Companies discover benefits of locating in Camas-Washougal

Housing prices and quality of life are cited

Denise Fretwell, a machinist at Micro Machining LLC, finishes parts that will be machine-dated with the month and year they were manufactured. The company, which makes precision metal parts such as shafts, spindles, handles and nuts, is located in Building 4 in the Port of Camas-Washougal Industrial Park. Buy this photo

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Bill Walters, a fabricator at Samson Sports, cuts, bends and shapes metal to make custom wakeboard towers. The 11-year-old company also makes fishing towers and racks to hold waterskis, speakers and lights.

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A five-story building under construction in Northwest Camas is expected to be occupied by Fisher Investments this fall. The first four floors will be filled by the 325 workers from the company’s satellite office in Vancouver. Camas is being considered by Fisher as a site for its corporate relocation from Northern California. “Camas did everything they could to be friendly,” said Ken Fisher, the founder, chairman and CEO of Fisher Investments. “There were joint planning sessions to make things go smoothly. Camas was eager to go. There was ‘over the top’ coordination in planning and preparation of installation of water, sewer and utilities.”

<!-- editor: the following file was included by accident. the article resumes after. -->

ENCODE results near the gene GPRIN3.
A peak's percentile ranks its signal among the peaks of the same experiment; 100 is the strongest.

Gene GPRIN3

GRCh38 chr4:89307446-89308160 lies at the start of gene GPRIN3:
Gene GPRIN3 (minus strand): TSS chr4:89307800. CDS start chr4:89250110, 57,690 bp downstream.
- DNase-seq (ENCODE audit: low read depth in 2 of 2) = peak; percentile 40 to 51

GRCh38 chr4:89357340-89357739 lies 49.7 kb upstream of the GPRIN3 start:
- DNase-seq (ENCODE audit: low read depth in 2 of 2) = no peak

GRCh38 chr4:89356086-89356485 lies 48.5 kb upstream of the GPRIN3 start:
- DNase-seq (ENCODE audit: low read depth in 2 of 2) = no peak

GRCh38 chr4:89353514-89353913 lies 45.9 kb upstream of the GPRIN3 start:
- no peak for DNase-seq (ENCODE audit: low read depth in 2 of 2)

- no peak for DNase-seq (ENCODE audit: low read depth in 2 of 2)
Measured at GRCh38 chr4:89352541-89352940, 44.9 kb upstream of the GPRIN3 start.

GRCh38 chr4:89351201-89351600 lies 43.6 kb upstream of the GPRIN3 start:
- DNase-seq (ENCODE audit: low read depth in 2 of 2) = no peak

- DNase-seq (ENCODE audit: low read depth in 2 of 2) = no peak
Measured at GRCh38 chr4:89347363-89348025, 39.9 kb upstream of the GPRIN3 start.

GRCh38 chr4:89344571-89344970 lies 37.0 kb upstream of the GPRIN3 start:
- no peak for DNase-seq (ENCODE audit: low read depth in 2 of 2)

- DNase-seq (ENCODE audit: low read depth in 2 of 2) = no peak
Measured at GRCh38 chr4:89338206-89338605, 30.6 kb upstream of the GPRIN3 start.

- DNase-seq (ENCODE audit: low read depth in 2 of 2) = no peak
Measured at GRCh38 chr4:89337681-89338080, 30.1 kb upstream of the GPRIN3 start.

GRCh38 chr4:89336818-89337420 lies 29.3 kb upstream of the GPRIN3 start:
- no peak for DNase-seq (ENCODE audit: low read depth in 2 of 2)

There is a lot of hometown pride and the term “Made in America” is on full display at several companies in the Camas-Washougal area.

It is evident at Micro Machining LLC, located in the Port of Camas-Washougal Industrial Park. The company, owned by Ben and Eve Merklin and their son Travis, uses CNC mills and lathes to make precision metal parts such as shafts, spindles, handles and nuts.

“We work in plastics and metals — steel, aluminum and titanium,” Eve Merklin said.

Micro Machining sells parts to assembly manufacturers for military, medical, hydraulic, transportation and aerospace industries. Some of the parts are machine-dated with the month and year they were manufactured.